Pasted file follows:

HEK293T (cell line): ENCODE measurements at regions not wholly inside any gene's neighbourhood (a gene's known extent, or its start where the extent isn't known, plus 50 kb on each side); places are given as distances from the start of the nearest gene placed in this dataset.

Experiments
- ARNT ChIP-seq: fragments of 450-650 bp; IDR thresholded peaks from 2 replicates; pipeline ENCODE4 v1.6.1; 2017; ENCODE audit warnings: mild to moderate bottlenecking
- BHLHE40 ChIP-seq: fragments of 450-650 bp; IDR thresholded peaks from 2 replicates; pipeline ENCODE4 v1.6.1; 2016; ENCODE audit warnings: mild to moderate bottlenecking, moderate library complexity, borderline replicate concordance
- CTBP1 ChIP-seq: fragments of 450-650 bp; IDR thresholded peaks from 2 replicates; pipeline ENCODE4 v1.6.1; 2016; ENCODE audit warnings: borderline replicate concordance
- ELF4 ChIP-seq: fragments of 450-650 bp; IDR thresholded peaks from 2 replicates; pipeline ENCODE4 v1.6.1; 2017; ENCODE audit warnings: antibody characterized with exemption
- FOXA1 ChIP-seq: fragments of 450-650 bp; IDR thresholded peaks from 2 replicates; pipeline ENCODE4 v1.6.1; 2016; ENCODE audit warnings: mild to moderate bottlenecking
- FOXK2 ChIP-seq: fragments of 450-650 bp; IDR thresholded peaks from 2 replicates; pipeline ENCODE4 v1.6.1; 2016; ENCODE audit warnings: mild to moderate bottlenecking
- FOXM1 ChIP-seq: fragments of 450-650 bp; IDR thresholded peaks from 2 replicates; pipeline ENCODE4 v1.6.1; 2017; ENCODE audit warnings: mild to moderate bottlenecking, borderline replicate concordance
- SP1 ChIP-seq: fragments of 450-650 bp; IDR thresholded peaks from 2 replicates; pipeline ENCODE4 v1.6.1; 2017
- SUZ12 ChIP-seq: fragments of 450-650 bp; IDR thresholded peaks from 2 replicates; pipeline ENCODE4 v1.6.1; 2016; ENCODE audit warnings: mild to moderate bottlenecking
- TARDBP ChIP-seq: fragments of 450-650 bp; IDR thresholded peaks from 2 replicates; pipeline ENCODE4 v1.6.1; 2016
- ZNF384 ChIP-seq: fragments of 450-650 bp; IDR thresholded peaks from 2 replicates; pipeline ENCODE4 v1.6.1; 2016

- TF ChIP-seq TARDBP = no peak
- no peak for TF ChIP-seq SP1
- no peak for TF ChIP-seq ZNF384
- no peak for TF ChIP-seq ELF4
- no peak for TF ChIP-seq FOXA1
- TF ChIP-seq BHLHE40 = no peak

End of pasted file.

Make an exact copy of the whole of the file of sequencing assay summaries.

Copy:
HEK293T (cell line): ENCODE measurements at regions not wholly inside any gene's neighbourhood (a gene's known extent, or its start where the extent isn't known, plus 50 kb on each side); places are given as distances from the start of the nearest gene placed in this dataset.

Experiments
- ARNT ChIP-seq: fragments of 450-650 bp; IDR thresholded peaks from 2 replicates; pipeline ENCODE4 v1.6.1; 2017; ENCODE audit warnings: mild to moderate bottlenecking
- BHLHE40 ChIP-seq: fragments of 450-650 bp; IDR thresholded peaks from 2 replicates; pipeline ENCODE4 v1.6.1; 2016; ENCODE audit warnings: mild to moderate bottlenecking, moderate library complexity, borderline replicate concordance
- CTBP1 ChIP-seq: fragments of 450-650 bp; IDR thresholded peaks from 2 replicates; pipeline ENCODE4 v1.6.1; 2016; ENCODE audit warnings: borderline replicate concordance
- ELF4 ChIP-seq: fragments of 450-650 bp; IDR thresholded peaks from 2 replicates; pipeline ENCODE4 v1.6.1; 2017; ENCODE audit warnings: antibody characterized with exemption
- FOXA1 ChIP-seq: fragments of 450-650 bp; IDR thresholded peaks from 2 replicates; pipeline ENCODE4 v1.6.1; 2016; ENCODE audit warnings: mild to moderate bottlenecking
- FOXK2 ChIP-seq: fragments of 450-650 bp; IDR thresholded peaks from 2 replicates; pipeline ENCODE4 v1.6.1; 2016; ENCODE audit warnings: mild to moderate bottlenecking
- FOXM1 ChIP-seq: fragments of 450-650 bp; IDR thresholded peaks from 2 replicates; pipeline ENCODE4 v1.6.1; 2017; ENCODE audit warnings: mild to moderate bottlenecking, borderline replicate concordance
- SP1 ChIP-seq: fragments of 450-650 bp; IDR thresholded peaks from 2 replicates; pipeline ENCODE4 v1.6.1; 2017
- SUZ12 ChIP-seq: fragments of 450-650 bp; IDR thresholded peaks from 2 replicates; pipeline ENCODE4 v1.6.1; 2016; ENCODE audit warnings: mild to moderate bottlenecking
- TARDBP ChIP-seq: fragments of 450-650 bp; IDR thresholded peaks from 2 replicates; pipeline ENCODE4 v1.6.1; 2016
- ZNF384 ChIP-seq: fragments of 450-650 bp; IDR thresholded peaks from 2 replicates; pipeline ENCODE4 v1.6.1; 2016

- TF ChIP-seq TARDBP = no peak
- no peak for TF ChIP-seq SP1
- no peak for TF ChIP-seq ZNF384
- no peak for TF ChIP-seq ELF4
- no peak for TF ChIP-seq FOXA1
- TF ChIP-seq BHLHE40 = no peak